Kabir Dixit graduated from Campus Law Centre, Delhi University, in 2006. Subsequently, he worked in the chamber of now Solicitor General of India, Sr. Advocate Sh. Ranjit Kumar for a year. Thereafter, he worked full-time for two years, and part-time for five years with KSB Partners (now SB Partners), with special mention for Mr. Kilanbi Singh Bedi. He has been engaged with litigation since then.
In this interview we talk to him about:
- His experience as an AoR
- The importance of working with a law firm in order to understand the judicial process better
- His experience in litigation and at a law firm
Tell us about your time as a law student.
I ventured into law at a time when the discipline was considered a back-up option for failed engineering and medical aspirants. This was also a time when the NLU phenomenon was taking over the legal industry. In law school, I interned with Trial Courts, Centre for Study of Developing Societies, and certain law firms which did not deal with Corporate Law.
In my first year after graduation, I worked with Sh. Ranjit Kumar who was a Senior Advocate then (now Solicitor General of India). He was a one man army and it was astonishing and encouraging to see how much a single person could achieve while sitting alone in a room, reading case laws and preparing matters at hand. However, because he did not ever feel the need for associates or interns, I probably could not contribute as much as I would have liked to.
What motivated the shift from litigation to a law firm?
Taking up a law firm job was mostly because of the necessity to pay living expenses in a city like New Delhi (remuneration with Sh. Ranjit Kumar was negligible and the law firm paid a lot). In the firm, I was earning equal to what my father earned while working as a Central Government employee. In addition to the monetary incentives, I also felt like I was making a more substantial contribution as the firm had just started out.
How did you move back to litigation again?
Inside my heart, I always wanted to pursue Litigation. I took a sabbatical of six months and went to my hometown to decide what to do further in life. A friend of mine made me meet Mr. Jaideep Narayan Mathur (then Additional Advocate General of Lucknow) and I joined him. There, another mentor of mine was his brother Mr. Dhruvi Mathur, from whom I learnt a lot. Both of them were top counsels and the experience was supremely exciting. The level of competence from colleagues was excruciating and the talent pool was amazing.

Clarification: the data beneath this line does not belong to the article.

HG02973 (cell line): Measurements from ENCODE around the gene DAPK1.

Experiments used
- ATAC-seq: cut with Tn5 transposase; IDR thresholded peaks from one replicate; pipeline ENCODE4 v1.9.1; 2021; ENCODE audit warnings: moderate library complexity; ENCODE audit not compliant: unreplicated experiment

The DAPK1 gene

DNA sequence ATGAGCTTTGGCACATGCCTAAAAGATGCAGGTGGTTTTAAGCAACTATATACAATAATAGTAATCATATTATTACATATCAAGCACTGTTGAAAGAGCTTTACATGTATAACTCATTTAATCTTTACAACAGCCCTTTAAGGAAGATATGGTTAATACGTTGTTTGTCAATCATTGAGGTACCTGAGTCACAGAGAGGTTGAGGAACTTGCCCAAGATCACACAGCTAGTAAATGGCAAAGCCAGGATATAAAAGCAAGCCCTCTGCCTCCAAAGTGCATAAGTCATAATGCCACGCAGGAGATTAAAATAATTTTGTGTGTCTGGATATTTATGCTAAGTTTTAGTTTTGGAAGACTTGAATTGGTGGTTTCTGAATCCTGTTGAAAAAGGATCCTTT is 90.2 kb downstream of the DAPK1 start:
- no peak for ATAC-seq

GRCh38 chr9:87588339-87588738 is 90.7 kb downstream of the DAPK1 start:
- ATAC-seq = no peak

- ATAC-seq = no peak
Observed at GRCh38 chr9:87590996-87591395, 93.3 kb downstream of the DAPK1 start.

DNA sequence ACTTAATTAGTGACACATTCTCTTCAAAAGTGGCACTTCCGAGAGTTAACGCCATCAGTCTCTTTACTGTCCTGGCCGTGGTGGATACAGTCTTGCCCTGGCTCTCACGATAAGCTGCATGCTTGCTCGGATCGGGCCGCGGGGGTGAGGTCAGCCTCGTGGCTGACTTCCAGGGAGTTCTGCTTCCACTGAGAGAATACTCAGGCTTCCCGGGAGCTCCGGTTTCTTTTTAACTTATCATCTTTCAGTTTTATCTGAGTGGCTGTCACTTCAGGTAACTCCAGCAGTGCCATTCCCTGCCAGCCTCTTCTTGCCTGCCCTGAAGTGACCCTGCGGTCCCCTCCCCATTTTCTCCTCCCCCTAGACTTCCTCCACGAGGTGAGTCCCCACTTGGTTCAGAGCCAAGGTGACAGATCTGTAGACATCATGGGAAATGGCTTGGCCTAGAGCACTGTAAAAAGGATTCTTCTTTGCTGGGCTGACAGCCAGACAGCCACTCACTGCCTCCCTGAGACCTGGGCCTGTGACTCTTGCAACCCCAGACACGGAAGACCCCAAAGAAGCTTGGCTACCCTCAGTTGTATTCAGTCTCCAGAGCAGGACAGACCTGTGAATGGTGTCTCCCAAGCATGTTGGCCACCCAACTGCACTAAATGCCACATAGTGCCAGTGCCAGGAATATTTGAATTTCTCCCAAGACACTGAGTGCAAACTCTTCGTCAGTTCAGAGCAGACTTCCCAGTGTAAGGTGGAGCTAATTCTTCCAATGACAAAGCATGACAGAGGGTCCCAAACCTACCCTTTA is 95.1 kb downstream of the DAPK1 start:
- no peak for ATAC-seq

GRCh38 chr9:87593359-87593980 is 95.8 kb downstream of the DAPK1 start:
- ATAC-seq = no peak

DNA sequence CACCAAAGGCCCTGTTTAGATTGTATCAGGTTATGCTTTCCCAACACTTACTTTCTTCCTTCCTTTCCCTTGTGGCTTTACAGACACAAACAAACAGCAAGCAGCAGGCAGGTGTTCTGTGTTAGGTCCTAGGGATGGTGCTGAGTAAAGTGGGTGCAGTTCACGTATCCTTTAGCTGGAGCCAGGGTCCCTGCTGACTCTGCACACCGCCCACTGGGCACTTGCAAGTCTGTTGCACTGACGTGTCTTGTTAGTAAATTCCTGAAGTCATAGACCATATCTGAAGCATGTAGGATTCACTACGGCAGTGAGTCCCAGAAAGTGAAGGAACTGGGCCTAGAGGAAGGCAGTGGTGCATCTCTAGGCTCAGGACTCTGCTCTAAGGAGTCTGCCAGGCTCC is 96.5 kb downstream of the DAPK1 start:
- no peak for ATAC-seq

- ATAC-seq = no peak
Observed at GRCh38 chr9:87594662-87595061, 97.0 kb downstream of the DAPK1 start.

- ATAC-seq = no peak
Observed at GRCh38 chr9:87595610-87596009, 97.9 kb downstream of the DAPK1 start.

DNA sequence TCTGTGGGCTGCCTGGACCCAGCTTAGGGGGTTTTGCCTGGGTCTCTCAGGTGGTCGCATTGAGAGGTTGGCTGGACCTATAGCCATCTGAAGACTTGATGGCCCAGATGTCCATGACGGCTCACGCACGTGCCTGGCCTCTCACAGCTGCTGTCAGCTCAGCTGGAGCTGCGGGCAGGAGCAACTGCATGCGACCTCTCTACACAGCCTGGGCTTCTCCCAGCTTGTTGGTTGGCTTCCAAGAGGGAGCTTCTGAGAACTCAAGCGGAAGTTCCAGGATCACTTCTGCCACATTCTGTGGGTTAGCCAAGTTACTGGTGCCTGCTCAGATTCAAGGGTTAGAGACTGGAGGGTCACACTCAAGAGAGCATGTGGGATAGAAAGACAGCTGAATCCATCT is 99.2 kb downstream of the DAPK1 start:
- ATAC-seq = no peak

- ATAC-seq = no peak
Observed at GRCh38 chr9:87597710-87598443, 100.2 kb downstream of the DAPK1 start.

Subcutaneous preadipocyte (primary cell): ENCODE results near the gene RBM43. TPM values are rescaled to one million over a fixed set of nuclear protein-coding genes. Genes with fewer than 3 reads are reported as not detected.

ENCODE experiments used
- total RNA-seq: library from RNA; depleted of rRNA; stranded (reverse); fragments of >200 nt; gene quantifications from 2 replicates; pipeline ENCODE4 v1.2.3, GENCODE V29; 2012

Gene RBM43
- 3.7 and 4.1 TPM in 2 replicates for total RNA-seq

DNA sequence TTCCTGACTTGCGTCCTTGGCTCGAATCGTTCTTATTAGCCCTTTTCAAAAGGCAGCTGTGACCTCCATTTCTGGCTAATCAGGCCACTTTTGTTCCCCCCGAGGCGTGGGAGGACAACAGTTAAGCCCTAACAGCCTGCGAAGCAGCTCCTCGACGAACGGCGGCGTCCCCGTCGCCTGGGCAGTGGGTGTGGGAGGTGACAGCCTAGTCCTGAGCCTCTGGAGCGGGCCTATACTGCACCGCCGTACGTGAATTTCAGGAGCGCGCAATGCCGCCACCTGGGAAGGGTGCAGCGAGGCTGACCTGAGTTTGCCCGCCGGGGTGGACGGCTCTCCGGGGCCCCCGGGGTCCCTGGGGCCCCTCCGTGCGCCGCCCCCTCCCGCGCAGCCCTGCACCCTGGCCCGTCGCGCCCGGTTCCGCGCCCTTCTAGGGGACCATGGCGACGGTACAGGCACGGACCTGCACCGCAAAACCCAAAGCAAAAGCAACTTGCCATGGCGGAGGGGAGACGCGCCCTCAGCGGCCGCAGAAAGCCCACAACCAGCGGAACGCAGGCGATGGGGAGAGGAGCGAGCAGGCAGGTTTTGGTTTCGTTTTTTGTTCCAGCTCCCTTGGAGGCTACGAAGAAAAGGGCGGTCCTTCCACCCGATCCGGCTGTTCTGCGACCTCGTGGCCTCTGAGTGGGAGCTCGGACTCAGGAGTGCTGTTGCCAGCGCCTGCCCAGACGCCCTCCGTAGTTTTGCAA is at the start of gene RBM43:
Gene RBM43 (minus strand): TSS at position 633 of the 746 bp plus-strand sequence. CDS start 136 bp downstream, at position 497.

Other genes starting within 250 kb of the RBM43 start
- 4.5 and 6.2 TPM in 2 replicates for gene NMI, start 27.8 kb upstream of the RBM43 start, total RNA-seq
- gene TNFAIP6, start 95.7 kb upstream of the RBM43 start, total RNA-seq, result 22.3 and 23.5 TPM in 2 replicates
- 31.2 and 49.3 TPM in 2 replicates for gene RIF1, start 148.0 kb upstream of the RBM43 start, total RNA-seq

How challenging was the experience of setting up independent practice and working in Delhi?
I was very sure that I wanted to settle in Delhi and also that I wanted to work in the Supreme Court of India as I used to look up to Mr. Rohinton F. Nariman (who was also from my college). Practising in Delhi was culturally different than in Lucknow and a tad bit more competitive as high value matters were entrusted upon Senior Advocates and not young lawyers. However, I had good bit of work from the side of U.P. Govt as I was on its Panel of Advocates, but I wanted to help out individuals with their cases.
The struggle of setting up a practice was to make others understand that you are a competent advocate. Such an impression can be created by a lot of material things like fancy cars, a lavish office, a Mont Blanc pen, foreign holidays, etc. and this is the reason why you can see a fleet of luxury cars in the SC parking lot on any given day.
How did you crack the AoR exam?
Till 2015, my private work grew and I started to lose interest in government side work. I always wanted to be an AoR at the Supreme Court and I took a shot at it in 2015. My conceptual clarity of laws taught during law school and experience in litigation helped me crack the exam in one attempt. I also think the way you write your answers determines your success.
I was elated and overwhelmed to become an AoR and the fact that I was registered with the Supreme Court of India. Many new opportunities came my way as I was retained by PSUs and a couple of corporate. Also, I was treated specially by clients, and more recognition for work came towards me.
What would be your advice to young law students?
Students should have the sense of excitement and hunger and zeal to learn more. Command over the English language certainly helps, so if you don’t have it, make efforts in that direction. Don’t focus on money, be patient as money will eventually come, but give due importance to money. Also, entering into litigation, the stress free and thrilling environment (something new every day) makes work seem fun and you don’t need a foreign country holiday to rejuvenate. Life at litigation is a marvelous experience.
I definitely provide internship opportunities to law students, they may reach me on LinkedIn and send in their applications wherein I make sure that they learn drafting legal documents and researching case laws.